Evolution of Summated Hazard Score Versus Starting Strategy
Binkley, Sylvia L.
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PURPOSE: During competitive events, pacing strategies are dependent upon how an athlete feels at a specific moment and the distance of the race remaining, the Hazard Score (HS). HS has been shown to provide a measure of how likely an individual is to increase or decrease their power output (PO) at any point during an event. The purpose of this research was to manipulate different starting strategies in order to establish whether the summated HS (SHS), as opposed to the momentary HS, will improve prediction of performance during a middle-distance cycling simulated competition. METHODS: Seven subjects performed two practice 10-km cycling time trials (TT) followed by three, 10-km TT with imposed starting (first 3-km) PO (±5% of mean PO during second practice trial and self-paced). RESULTS: TT time for fast, self-paced and slow starts and mean PO were similar (p > 0.05). There was a significant interaction between each variable (PO, RPE, lactate, HR, HS, and SHS) and distance. The evolution of HS reflected the imposed starting strategy, with a reduction in PO following a fast- start, increased PO following a slow-start with similar HS during the last part of all TT. CONCLUSION: The SHS was higher with a fast start, indicating greater overall effort, with limited time advantage.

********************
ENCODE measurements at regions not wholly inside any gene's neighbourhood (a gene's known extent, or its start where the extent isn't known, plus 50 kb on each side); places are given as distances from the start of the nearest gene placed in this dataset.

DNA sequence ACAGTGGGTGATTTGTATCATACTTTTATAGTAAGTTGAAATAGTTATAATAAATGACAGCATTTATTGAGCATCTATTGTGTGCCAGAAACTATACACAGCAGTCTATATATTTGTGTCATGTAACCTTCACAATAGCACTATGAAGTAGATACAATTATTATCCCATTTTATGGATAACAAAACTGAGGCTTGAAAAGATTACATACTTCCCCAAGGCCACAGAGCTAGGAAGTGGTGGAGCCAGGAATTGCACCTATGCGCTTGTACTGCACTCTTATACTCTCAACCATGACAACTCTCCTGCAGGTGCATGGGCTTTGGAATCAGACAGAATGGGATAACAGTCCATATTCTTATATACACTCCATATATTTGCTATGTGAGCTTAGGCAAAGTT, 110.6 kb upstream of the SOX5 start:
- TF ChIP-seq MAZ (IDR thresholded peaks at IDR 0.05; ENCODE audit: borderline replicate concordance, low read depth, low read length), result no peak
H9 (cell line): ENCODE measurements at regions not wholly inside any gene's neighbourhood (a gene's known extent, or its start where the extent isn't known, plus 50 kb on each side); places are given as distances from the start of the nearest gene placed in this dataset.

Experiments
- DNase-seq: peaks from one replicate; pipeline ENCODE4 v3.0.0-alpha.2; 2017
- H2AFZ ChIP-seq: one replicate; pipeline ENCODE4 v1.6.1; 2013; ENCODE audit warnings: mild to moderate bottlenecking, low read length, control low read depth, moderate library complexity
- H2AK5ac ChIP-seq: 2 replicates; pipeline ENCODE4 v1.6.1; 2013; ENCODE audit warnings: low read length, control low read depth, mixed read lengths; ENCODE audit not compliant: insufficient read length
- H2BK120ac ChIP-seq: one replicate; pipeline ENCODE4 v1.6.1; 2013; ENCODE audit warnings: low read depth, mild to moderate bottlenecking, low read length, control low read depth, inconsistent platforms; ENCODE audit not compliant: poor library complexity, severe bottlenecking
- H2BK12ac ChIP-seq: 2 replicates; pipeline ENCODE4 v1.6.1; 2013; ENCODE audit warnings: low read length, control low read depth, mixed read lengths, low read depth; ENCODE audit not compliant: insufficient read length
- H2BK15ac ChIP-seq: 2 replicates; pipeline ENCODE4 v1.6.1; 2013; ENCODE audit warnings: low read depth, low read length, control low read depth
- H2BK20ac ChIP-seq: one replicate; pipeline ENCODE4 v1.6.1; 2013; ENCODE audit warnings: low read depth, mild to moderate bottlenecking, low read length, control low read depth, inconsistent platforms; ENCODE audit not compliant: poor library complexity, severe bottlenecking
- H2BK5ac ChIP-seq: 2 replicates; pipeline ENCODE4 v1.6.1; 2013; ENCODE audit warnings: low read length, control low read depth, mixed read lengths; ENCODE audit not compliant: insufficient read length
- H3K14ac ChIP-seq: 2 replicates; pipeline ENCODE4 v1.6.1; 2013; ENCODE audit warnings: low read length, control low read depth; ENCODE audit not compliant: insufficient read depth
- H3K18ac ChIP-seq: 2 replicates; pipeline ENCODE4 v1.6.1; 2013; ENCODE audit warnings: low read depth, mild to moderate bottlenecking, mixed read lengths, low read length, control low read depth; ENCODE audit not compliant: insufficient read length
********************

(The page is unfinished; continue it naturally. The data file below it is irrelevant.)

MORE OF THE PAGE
Exercise -- Physiological aspects